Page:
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If Convicted, Huawei Faces Bigger Problems than Fines
CHINESE TELECOM GIANT Huawei could face millions in fines if convicted of all charges in two indictments unsealed by the US Department of Justice Monday. But the money is likely the least of Huawei’s worries.
The first indictment accuses Huawei and its executives, including CFO Meng Wanzhou, of crimes including bank fraud, wire fraud, money laundering, and obstruction of justice related to alleged violations of sanctions forbidding the sale of US-made equipment to Iran. The potential blow to the company is particularly severe because Meng is the daughter of Huawei founder Ren Zhengfei; she was arrested in Canada last month and is awaiting extradition to the US.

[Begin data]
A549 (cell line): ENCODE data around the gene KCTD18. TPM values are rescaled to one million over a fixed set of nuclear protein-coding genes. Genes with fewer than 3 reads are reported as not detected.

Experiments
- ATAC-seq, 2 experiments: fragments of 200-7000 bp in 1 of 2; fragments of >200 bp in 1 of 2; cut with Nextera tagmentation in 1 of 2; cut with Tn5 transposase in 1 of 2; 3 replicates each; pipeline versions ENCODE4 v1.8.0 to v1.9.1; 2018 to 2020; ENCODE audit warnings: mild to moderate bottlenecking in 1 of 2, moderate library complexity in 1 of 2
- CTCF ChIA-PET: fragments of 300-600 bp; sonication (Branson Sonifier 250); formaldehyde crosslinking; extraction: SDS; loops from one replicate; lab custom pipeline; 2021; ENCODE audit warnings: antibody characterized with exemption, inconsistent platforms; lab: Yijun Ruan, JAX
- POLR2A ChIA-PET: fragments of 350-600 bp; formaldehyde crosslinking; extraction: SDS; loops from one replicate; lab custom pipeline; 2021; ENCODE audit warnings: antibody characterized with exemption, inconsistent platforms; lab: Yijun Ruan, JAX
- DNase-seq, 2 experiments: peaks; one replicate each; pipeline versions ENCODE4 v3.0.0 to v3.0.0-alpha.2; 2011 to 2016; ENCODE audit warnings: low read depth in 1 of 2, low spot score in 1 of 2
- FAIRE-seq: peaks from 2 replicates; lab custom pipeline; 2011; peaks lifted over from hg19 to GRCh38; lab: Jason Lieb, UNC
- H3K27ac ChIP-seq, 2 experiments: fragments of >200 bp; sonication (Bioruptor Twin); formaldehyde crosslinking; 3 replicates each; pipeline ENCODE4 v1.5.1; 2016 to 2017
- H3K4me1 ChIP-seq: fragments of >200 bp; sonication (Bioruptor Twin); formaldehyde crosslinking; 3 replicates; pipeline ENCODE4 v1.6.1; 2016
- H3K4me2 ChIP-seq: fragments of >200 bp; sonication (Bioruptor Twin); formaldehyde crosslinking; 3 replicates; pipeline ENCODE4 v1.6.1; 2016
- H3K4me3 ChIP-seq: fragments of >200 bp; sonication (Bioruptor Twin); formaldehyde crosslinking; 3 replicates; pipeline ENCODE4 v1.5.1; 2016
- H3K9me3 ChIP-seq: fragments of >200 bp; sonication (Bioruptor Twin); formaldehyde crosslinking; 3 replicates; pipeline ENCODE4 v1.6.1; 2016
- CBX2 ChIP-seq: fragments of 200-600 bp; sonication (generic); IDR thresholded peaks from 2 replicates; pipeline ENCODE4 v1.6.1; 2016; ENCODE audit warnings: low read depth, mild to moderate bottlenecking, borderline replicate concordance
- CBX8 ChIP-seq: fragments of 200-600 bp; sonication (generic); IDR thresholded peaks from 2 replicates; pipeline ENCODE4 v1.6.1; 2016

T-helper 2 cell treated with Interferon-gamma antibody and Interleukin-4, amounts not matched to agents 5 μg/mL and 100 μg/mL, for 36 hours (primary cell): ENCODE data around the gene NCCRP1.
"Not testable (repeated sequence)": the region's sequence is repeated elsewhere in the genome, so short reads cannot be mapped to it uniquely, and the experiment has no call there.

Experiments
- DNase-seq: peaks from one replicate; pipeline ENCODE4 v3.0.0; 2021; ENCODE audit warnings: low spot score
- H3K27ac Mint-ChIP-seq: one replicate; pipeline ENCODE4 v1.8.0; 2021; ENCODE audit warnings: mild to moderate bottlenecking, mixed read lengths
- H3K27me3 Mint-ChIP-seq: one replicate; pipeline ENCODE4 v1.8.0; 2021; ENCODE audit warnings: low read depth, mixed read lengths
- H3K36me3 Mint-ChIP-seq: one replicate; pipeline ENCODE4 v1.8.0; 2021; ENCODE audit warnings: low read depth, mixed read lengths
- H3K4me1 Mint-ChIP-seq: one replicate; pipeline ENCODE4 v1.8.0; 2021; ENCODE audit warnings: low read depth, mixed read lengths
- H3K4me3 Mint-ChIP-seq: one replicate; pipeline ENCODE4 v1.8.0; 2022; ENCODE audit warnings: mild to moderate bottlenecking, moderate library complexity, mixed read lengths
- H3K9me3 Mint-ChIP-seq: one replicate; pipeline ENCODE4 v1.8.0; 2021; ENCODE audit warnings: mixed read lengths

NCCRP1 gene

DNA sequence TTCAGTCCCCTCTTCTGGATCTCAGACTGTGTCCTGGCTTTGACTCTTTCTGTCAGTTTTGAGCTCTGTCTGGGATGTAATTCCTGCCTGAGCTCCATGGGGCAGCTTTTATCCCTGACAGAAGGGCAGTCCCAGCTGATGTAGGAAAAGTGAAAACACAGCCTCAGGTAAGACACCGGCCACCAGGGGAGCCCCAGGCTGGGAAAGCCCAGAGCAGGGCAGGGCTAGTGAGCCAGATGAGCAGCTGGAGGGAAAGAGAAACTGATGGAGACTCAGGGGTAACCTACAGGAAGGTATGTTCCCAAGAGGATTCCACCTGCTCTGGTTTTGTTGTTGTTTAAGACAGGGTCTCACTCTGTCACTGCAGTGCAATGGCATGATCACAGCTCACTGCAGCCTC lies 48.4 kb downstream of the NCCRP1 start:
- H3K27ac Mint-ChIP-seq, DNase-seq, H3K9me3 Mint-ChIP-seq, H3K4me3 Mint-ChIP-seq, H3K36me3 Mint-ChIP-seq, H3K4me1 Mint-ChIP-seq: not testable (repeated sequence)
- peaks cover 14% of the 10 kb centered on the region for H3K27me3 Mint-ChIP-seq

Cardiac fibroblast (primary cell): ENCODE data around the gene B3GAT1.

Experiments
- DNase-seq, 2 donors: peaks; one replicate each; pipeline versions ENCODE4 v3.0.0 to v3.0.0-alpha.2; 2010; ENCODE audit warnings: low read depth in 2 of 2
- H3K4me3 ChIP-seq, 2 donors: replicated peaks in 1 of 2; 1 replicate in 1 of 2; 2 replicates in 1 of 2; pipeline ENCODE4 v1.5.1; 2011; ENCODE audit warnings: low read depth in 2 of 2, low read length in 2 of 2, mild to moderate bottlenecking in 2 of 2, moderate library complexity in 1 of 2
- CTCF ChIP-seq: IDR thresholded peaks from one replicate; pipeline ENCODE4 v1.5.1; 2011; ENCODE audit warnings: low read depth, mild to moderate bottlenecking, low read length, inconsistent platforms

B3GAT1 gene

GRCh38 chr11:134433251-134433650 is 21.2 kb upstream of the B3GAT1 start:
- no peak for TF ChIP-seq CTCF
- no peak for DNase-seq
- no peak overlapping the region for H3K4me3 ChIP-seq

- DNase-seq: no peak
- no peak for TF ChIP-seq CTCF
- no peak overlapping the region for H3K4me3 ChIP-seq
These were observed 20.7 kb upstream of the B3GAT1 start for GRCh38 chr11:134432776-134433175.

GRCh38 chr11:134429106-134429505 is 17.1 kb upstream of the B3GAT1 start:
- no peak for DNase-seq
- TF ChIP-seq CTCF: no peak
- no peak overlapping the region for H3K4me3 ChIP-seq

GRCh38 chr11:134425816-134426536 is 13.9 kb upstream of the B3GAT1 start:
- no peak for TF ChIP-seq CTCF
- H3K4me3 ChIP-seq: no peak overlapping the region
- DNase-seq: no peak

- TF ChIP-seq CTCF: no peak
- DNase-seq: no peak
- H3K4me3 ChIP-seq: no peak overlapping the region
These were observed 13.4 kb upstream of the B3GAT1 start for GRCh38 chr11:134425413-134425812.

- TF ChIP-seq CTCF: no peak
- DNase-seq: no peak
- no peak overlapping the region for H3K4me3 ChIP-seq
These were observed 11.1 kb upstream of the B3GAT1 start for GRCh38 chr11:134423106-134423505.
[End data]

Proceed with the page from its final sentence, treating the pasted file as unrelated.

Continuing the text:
The other indictment accuses the company of stealing intellectual property from T-Mobile, as part of an effort that included offering bonuses to employees who stole confidential information from competitors. According to the indictment, a company policy promised employees they wouldn’t be disciplined for such actions, and encouraged them to use an encrypted email address for particularly sensitive information.